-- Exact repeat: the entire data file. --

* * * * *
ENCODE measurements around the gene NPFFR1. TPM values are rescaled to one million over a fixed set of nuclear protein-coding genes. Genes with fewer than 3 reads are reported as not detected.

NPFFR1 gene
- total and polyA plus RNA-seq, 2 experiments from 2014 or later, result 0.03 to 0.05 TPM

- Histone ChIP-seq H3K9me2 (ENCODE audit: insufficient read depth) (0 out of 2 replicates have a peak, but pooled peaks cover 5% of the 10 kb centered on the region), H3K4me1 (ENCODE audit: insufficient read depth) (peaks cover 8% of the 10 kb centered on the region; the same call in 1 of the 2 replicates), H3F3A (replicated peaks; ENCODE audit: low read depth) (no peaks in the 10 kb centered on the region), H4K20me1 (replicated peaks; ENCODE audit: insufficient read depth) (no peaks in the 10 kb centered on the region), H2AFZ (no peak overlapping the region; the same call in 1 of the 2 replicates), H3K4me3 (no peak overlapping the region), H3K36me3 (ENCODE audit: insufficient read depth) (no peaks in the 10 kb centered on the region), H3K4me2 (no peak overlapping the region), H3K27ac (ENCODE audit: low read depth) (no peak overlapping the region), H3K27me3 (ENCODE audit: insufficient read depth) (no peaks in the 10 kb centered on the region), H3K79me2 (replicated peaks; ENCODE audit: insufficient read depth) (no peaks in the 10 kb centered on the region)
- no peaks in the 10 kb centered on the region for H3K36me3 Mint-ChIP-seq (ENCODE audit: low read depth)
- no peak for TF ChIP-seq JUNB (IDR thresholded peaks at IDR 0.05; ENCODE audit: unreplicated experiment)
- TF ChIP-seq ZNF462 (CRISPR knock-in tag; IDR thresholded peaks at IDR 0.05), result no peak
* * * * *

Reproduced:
ENCODE measurements around the gene NPFFR1. TPM values are rescaled to one million over a fixed set of nuclear protein-coding genes. Genes with fewer than 3 reads are reported as not detected.

NPFFR1 gene
- total and polyA plus RNA-seq, 2 experiments from 2014 or later, result 0.03 to 0.05 TPM

- Histone ChIP-seq H3K9me2 (ENCODE audit: insufficient read depth) (0 out of 2 replicates have a peak, but pooled peaks cover 5% of the 10 kb centered on the region), H3K4me1 (ENCODE audit: insufficient read depth) (peaks cover 8% of the 10 kb centered on the region; the same call in 1 of the 2 replicates), H3F3A (replicated peaks; ENCODE audit: low read depth) (no peaks in the 10 kb centered on the region), H4K20me1 (replicated peaks; ENCODE audit: insufficient read depth) (no peaks in the 10 kb centered on the region), H2AFZ (no peak overlapping the region; the same call in 1 of the 2 replicates), H3K4me3 (no peak overlapping the region), H3K36me3 (ENCODE audit: insufficient read depth) (no peaks in the 10 kb centered on the region), H3K4me2 (no peak overlapping the region), H3K27ac (ENCODE audit: low read depth) (no peak overlapping the region), H3K27me3 (ENCODE audit: insufficient read depth) (no peaks in the 10 kb centered on the region), H3K79me2 (replicated peaks; ENCODE audit: insufficient read depth) (no peaks in the 10 kb centered on the region)
- no peaks in the 10 kb centered on the region for H3K36me3 Mint-ChIP-seq (ENCODE audit: low read depth)
- no peak for TF ChIP-seq JUNB (IDR thresholded peaks at IDR 0.05; ENCODE audit: unreplicated experiment)
- TF ChIP-seq ZNF462 (CRISPR knock-in tag; IDR thresholded peaks at IDR 0.05), result no peak